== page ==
Lesson for Cuomo: Fusion voting not at the heart of Working Families Party success

It’s been said that New York Governor Andrew Cuomo is not a fan of fusion voting. He obviously dislikes challenges to the prevailing political system where you basically have to chose between the two qualified major political parties in the state. Having a candidate who can run on multiple party lines allows for more opportunity of a political upset to occur.

One scenario that could arise is a candidate who pulls votes that would’ve normally gone to one of the two major political parties, but instead goes to a small party that has cross-endorsed said candidate. So you could possibly have registered Democrats not voting for the democratic candidate and instead voting for the republican candidate via a third party line. The democratic voters could say that while they dislike the the politics of the GOP, they support the views of the third party endorsing the GOP’s candidate and in turn vote for them on that line. This then gives that third party a chance to retain ballot access for upcoming elections. It even allows that third party to move up a row on the ballot further establishing their credibility.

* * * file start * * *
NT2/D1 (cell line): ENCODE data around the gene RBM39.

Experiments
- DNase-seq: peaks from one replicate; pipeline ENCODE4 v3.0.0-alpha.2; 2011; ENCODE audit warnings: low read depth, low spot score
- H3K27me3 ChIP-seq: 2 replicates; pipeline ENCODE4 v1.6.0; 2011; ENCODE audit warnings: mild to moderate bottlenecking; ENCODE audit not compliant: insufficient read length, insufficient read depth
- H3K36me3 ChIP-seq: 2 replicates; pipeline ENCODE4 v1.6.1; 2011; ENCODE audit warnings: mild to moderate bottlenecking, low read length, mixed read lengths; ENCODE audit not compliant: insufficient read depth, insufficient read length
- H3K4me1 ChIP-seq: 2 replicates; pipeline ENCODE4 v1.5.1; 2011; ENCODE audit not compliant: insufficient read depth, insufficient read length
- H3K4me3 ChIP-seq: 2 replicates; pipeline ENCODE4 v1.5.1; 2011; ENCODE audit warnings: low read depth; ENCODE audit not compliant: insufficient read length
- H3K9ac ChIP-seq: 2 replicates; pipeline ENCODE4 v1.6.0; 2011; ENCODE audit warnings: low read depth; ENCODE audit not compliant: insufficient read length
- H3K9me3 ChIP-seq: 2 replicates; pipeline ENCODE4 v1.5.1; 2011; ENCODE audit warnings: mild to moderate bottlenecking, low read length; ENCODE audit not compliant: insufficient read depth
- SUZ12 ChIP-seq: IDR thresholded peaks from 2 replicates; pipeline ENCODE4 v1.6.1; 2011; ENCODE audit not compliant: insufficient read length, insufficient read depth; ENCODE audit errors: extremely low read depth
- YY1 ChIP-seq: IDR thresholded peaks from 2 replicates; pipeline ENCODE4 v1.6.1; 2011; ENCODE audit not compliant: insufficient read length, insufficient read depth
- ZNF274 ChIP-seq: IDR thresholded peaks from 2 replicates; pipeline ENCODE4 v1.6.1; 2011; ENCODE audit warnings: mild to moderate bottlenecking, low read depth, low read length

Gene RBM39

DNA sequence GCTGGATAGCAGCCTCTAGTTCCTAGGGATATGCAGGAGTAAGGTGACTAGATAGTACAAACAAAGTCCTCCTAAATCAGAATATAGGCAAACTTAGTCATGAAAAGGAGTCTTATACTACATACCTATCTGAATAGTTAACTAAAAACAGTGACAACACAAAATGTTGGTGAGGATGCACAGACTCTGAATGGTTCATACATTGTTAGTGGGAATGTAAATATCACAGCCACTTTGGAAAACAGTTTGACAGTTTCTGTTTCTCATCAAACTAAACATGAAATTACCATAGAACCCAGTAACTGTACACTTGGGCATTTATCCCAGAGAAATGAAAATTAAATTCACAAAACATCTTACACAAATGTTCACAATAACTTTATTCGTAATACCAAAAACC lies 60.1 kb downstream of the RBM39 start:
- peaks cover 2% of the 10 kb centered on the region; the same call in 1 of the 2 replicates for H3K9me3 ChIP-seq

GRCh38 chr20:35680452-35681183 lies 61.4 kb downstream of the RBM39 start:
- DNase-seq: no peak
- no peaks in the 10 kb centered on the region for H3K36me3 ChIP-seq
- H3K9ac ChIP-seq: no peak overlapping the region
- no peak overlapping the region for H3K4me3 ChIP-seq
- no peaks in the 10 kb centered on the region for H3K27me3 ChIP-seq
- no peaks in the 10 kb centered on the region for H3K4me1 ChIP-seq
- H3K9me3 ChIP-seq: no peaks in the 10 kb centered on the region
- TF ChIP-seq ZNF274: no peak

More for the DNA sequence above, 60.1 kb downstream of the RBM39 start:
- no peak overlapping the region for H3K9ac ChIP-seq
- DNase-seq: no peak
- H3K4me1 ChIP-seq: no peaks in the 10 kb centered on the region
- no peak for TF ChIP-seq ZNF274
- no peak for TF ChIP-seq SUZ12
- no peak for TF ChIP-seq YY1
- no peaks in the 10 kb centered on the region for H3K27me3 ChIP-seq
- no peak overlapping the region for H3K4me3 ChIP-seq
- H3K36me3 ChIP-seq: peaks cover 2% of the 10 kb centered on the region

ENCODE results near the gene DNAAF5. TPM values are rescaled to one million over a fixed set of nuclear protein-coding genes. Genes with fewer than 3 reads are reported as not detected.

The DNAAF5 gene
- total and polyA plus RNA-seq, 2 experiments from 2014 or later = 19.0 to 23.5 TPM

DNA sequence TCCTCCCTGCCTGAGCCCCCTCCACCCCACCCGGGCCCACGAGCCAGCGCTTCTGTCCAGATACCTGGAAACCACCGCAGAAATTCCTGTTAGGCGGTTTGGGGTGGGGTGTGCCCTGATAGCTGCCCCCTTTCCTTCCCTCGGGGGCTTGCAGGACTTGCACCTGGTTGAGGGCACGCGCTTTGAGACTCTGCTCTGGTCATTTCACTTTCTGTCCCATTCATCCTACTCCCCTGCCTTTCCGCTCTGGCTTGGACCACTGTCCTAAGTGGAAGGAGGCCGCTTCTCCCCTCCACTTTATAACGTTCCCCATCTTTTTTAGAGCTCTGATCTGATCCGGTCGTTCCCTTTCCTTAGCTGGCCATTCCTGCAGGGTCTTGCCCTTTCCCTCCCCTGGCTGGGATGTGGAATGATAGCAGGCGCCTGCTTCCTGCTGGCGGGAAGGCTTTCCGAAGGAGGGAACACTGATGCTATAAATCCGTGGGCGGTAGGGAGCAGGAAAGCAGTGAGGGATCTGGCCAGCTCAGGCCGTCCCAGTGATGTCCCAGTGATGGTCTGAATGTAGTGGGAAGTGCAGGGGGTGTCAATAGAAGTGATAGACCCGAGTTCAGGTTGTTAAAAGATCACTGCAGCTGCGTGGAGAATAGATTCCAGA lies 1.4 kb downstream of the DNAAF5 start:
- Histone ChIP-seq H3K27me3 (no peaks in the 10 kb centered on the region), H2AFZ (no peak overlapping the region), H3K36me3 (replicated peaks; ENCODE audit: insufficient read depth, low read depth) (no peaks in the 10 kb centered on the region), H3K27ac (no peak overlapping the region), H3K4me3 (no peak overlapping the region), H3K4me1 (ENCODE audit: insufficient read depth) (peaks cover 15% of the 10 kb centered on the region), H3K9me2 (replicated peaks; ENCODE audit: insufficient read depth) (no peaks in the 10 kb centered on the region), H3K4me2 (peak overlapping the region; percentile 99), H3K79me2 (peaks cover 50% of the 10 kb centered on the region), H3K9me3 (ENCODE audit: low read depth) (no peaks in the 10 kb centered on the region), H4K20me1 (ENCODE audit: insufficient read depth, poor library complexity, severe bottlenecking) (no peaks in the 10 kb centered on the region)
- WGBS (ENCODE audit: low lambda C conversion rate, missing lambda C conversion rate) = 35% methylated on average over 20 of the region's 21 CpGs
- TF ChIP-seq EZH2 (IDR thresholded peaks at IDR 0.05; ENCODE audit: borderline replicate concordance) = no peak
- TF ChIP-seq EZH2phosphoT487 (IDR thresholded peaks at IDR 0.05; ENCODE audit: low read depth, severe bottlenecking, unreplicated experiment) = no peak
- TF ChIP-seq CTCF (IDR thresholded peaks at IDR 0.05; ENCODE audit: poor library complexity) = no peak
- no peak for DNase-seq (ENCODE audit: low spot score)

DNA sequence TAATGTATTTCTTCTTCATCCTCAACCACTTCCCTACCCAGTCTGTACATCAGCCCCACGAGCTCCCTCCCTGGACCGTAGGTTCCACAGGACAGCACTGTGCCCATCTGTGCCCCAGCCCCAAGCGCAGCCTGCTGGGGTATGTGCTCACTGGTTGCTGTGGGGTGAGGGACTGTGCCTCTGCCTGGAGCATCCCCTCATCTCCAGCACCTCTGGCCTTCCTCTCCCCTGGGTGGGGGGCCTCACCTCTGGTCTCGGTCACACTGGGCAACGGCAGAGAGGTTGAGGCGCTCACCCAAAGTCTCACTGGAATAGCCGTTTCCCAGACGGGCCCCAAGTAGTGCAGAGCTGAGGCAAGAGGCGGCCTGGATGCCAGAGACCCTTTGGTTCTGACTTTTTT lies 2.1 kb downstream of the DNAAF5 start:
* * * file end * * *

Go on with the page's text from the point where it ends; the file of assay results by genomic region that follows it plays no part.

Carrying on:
In New York State, the three smaller political parties that have benefited the most from what is known as the Wilson Pakula Act are the Independence Party, Conservative Party and the Working Families Party.

Yet even with these realities, it was interesting to hear Dan Cantor of the Working Families Party say that cross-endorsement isn’t the end all be all of their organization.

However, much of the power the WFP built—championing issues, winning primaries—didn’t involve fusion at all, and many of those tactics can be exported to non-fusion states. Cantor, the Working Families national director, says, “As much as we like fusion voting, it’s not essential to the actual advance of the project.”

Truthfully, it’s the involvement of these third parties in the major political parties primary elections that is really what upsets people like Andrew Cuomo the most I think. On one side the Democrats have to contend with the Working Families Party and on the right the Republicans have to deal with the Conservative Party. In NY, this reality allows for both parties to come together to stymie these third parties. In a world of partisanship this is the one issue that unites them–ironically.

So how serious is Governor Cuomo when it comes to the issue of cross-endorsements? After this gubernatorial election we’ll probably learn more.

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